Wave of enlightenment: Khabar Lahariya
Like any average homemaker in Chitrakoot, she can cook,
clean, wash and sew. She can also cycle through a 15 km stretch of thick forest
to meet victims of group clash, share pleasantries with friendly neighbourhood
dacoits, village pradhan or the police chief.. all in a day's work. Meet Meera
Jatav, the 37-year-old editor-in-chief, lay out artist, marketing manager and a
door to door hawker of Khabar Lahariya -- the first newspaper in Bundelkhand
brought out in the local dialect.
The eight-page paper with editions from Chitrakoot and Banda, priced at Rs 2,
has been able to carve out a niche for itself over the past eight years of its
launch by Meera and her colleagues -- a band of Dalit and Muslim women. And now,
they are getting ready with an ambitious expansion plan. "In the first phase, we
propose to launch editions from UP districts beginning with Kaushambi and also
plan to take it to a few districts in Bihar," says Meera. With her senior
colleague Shanti assisting her in the venture, it should not be much of a
problem, she is sure.
The duo stepped into the profession in 2002 as apprentices, with staff strength
of eight which has now gone up to 21. Each woman has come up hard way. For
instance, like Meera, Shanti also learnt to read and write quite late. But now,
this grandmother has turned quite tech savvy and handles emails and internet,
Meera points out.
"I was never sent to the school and married off at the age of 12," Meera
recounts. She had to beg, plead and cajole her in-laws to allow her to attend a
women's literacy centre. After eight months training, she enrolled in class
sixth, and gradually went on to complete her graduation. There were short
intervals like pregnancy and child birth. But her husband, she says, has proved
to be extremely supporting. Shanti has a near similar tale to narrate.
But all the trial and tribulation has been worth it, she says with satisfaction,
adding, "we are known to everyone and from local baddie to the most dreaded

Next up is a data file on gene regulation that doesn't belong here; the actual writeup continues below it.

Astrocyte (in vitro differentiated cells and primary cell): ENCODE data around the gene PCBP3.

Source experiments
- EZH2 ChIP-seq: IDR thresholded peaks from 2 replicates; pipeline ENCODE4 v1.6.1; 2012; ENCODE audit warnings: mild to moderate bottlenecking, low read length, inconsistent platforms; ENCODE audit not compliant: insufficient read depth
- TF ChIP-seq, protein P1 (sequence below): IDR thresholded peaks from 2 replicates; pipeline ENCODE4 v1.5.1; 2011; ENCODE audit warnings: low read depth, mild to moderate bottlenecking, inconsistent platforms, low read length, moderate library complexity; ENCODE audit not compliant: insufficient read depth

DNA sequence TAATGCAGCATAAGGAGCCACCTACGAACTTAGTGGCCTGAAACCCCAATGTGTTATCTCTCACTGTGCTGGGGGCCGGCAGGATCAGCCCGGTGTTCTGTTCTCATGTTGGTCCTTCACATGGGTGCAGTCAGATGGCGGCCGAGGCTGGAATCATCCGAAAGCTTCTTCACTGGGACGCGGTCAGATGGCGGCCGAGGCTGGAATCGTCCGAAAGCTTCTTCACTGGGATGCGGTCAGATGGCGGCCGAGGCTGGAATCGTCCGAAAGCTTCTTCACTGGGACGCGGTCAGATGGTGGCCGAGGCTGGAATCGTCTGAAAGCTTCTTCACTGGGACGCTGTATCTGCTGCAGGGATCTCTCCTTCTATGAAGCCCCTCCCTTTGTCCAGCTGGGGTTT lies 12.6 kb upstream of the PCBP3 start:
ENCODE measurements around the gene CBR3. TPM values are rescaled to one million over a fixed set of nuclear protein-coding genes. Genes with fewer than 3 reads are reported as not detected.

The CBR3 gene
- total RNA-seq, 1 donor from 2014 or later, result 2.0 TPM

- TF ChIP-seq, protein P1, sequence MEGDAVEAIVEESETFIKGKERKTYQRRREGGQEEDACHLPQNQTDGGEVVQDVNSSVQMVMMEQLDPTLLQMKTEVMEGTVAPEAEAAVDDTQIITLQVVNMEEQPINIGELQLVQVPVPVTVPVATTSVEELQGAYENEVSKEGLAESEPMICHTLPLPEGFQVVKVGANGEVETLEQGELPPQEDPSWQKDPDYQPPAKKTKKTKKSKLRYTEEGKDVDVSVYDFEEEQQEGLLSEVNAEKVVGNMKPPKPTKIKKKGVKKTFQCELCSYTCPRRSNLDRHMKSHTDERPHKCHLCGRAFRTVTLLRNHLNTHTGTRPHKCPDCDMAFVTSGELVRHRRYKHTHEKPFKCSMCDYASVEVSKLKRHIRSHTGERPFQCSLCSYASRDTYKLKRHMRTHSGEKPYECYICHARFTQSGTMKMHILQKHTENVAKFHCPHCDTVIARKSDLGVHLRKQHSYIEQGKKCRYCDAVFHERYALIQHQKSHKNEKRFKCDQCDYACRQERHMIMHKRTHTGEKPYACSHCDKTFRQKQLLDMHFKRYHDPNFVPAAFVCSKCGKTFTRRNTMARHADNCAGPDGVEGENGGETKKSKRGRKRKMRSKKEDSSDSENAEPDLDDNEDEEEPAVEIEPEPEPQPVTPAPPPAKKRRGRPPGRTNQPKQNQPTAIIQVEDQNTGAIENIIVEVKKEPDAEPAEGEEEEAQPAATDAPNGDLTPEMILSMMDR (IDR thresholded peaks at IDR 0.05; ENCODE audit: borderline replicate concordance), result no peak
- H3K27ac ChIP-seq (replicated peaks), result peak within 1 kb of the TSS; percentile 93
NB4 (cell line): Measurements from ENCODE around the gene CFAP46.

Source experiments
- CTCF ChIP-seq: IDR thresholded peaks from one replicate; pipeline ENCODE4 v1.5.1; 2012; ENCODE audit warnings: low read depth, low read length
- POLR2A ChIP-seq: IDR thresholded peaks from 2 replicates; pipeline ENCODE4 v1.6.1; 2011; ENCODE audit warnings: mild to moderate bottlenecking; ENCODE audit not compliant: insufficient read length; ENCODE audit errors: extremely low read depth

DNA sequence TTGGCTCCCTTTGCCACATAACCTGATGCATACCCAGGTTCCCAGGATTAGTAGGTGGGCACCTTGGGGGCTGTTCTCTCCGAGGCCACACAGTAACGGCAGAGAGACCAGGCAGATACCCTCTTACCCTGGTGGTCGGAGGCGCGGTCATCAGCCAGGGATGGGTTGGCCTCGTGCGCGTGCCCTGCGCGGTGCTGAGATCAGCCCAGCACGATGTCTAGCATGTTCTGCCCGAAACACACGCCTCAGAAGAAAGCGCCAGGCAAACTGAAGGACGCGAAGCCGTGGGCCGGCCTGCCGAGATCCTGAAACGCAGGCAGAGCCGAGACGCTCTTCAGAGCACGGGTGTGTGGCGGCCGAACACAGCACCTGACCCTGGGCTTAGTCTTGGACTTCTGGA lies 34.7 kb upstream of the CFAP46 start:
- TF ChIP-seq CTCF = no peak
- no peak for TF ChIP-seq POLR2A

bandit, no one takes us lightly. In fact, Meera claims to know quite a few of
"decent dacoits". "I have readers in the class.. They buy my newspapers and even
discuss issues at times, you see not all dacoits are bad. Some are actually
concerned about public good. And yes, they also respect people who are honestly
doing their job," she declares.
With a UNESCO award for promoting literacy and awareness last year under their
belt, and a recent fellowship from the Centre for Social Development, even the
advertisements, she says, have started coming their way despite their strict
policy. "We do not, as a rule, take any ad promoting or selling firearms,"
Shanti says. This could mean quite a dent to the coffers in the belt known only
for `bandook' (gun) and bandits, "but then rules are rules."
What they lose out in ads is more than covered by their ingenuous marketing
skills. In the morning, the women reporters can be seen stalking the markets,
village fairs, offices and even train compartments, with their bundles. They
coax, banter, wheedle and even crack jokes and going by the spiralling figures
of circulation, the marketing strategy is paying handsome dividends.
The sale has gone up to 5,000 weekly prints in 300 villages, though readership
figures are well over 20,000 (an in-house survey revealed with one copy being
scanned by at least five persons).
The job has its own highs, claims Meera. Their expose on the scams and scandals
in the district, tehsil or block levels have made the Lahariya team a force to
reckon with. "The criminals and mafia dislike yet fear us... the pen in our
hands is more potent than their `aslah' (weapons), after all `to aakhir mein
jeet hamari hi hoti hai (in the end, it's we who win)," she says with a laugh.
Fearless journalism, typical Bundela style.